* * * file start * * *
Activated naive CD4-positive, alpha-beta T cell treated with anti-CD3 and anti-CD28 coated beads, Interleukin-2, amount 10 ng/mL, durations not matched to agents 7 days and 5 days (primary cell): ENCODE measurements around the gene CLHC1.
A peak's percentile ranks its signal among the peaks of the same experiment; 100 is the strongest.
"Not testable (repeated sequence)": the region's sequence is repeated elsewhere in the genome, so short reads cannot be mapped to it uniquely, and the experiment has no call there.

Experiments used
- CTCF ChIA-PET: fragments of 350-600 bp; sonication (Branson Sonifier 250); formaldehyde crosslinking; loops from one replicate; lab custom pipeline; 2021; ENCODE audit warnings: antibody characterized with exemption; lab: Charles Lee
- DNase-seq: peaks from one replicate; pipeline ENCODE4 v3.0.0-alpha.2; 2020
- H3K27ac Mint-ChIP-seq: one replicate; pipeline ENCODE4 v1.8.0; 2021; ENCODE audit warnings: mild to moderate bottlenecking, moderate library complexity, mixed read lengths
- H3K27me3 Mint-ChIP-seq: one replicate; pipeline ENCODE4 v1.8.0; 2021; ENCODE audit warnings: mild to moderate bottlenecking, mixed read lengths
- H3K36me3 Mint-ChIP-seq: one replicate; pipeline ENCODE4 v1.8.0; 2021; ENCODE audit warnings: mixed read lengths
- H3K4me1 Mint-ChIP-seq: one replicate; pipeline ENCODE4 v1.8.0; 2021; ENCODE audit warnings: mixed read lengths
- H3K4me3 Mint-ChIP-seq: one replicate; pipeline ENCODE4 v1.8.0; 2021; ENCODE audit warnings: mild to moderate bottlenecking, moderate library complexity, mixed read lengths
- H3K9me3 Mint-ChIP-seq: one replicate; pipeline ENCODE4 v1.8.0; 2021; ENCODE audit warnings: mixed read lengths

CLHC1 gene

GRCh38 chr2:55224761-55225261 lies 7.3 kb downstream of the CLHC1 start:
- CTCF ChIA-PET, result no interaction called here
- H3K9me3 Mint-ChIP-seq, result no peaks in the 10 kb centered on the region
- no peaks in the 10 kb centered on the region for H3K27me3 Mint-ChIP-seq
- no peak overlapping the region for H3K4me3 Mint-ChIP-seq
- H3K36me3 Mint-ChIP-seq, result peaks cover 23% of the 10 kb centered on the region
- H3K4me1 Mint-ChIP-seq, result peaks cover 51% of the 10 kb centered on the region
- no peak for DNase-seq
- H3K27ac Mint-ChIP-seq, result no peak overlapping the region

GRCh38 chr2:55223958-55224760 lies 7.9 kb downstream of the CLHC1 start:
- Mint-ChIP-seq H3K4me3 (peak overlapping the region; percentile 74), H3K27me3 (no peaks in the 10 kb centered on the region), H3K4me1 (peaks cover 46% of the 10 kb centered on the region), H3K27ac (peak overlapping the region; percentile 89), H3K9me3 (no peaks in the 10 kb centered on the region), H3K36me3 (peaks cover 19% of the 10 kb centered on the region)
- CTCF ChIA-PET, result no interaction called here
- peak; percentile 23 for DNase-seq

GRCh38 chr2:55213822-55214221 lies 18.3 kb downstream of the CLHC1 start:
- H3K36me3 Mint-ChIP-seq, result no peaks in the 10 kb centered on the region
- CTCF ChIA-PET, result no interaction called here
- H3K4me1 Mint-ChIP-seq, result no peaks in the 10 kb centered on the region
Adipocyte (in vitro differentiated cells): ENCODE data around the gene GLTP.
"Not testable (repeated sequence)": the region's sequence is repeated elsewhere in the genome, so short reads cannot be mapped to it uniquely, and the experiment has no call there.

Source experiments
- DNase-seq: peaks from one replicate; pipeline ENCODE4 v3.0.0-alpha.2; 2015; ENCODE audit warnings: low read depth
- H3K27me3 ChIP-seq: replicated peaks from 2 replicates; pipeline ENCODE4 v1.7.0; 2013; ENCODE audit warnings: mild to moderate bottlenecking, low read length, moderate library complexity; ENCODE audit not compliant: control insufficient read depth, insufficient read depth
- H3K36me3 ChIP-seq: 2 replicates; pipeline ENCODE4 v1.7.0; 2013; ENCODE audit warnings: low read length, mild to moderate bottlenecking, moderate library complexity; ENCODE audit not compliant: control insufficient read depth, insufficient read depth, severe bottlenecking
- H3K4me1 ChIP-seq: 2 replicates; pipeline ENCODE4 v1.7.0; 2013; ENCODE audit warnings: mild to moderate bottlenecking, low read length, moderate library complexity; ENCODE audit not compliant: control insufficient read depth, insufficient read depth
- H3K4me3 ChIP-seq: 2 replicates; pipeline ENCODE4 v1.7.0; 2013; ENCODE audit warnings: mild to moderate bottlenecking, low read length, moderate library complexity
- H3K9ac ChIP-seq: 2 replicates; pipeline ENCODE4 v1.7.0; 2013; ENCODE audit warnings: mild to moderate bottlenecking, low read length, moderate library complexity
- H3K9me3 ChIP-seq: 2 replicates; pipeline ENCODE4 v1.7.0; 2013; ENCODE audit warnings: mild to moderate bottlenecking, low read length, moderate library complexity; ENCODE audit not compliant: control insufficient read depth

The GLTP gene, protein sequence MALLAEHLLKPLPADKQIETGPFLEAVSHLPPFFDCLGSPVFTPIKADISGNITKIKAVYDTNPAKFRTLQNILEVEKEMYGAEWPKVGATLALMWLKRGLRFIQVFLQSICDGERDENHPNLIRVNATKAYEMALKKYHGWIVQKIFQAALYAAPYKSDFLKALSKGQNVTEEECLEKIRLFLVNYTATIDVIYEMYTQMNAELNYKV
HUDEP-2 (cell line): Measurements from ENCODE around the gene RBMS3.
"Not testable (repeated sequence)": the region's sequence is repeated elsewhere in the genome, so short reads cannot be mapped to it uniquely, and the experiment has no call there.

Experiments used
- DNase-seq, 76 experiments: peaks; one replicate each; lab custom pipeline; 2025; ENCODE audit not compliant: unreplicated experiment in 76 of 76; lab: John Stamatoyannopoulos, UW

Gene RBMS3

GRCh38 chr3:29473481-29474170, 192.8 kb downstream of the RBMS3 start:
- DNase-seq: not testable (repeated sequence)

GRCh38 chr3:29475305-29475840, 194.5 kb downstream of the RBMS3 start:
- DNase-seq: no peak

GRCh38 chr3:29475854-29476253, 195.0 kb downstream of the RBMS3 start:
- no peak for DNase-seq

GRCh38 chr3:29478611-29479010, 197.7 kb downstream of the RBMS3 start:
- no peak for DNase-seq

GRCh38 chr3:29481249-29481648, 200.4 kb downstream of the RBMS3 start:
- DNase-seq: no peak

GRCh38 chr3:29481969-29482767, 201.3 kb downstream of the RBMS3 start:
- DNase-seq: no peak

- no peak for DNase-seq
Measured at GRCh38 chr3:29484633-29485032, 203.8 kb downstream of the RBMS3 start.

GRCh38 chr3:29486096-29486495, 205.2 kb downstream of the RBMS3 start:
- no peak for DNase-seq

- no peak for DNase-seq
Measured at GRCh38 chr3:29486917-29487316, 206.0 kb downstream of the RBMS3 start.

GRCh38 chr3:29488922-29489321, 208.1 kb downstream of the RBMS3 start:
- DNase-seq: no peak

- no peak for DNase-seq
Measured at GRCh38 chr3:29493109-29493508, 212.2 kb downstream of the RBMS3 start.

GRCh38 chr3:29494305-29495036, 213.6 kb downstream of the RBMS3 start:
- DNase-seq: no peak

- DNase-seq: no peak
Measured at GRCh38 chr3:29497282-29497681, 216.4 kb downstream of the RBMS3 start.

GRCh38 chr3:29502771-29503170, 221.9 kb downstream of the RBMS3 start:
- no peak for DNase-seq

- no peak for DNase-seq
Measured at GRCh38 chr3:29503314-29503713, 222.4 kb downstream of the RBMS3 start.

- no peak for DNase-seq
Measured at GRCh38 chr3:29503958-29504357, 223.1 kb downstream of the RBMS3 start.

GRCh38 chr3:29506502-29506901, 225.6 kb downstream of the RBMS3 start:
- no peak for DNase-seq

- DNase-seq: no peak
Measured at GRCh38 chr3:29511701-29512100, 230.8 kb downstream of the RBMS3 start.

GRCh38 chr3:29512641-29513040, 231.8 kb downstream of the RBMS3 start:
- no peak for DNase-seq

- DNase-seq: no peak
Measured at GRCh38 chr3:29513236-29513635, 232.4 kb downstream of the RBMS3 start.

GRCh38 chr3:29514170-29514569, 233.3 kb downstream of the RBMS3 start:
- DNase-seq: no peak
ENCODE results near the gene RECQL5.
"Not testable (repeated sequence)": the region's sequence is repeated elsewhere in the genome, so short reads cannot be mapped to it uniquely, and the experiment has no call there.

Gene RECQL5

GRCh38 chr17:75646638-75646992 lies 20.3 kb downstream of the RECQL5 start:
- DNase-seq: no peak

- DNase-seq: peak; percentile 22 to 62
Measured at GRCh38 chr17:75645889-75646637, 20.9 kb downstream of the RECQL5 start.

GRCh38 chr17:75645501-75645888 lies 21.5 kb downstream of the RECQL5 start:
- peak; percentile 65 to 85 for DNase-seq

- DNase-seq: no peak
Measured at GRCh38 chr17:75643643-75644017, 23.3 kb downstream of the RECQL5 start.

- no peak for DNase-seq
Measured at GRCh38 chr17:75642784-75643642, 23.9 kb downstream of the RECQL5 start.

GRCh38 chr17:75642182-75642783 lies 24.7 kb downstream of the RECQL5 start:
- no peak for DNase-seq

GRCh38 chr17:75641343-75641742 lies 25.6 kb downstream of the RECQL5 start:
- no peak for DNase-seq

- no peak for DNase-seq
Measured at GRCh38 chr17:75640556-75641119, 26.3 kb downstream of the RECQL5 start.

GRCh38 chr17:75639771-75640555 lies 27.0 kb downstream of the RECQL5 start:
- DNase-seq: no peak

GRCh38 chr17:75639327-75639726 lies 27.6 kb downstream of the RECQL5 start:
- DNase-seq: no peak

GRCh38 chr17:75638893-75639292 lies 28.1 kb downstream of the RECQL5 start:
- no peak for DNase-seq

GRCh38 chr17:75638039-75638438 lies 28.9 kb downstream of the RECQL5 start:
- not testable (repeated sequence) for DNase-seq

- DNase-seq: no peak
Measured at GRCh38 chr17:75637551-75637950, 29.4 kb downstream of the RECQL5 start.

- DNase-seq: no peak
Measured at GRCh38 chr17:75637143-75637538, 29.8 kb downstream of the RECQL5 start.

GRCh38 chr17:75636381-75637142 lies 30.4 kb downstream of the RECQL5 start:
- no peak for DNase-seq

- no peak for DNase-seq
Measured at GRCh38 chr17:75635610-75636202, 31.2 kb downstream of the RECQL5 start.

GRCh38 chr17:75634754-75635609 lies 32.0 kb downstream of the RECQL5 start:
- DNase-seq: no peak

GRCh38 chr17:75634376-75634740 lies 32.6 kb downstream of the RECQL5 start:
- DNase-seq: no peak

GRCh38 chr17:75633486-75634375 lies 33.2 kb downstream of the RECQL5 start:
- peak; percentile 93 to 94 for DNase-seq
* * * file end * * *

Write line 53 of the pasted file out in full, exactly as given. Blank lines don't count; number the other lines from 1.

GRCh38 chr3:29478611-29479010, 197.7 kb downstream of the RBMS3 start: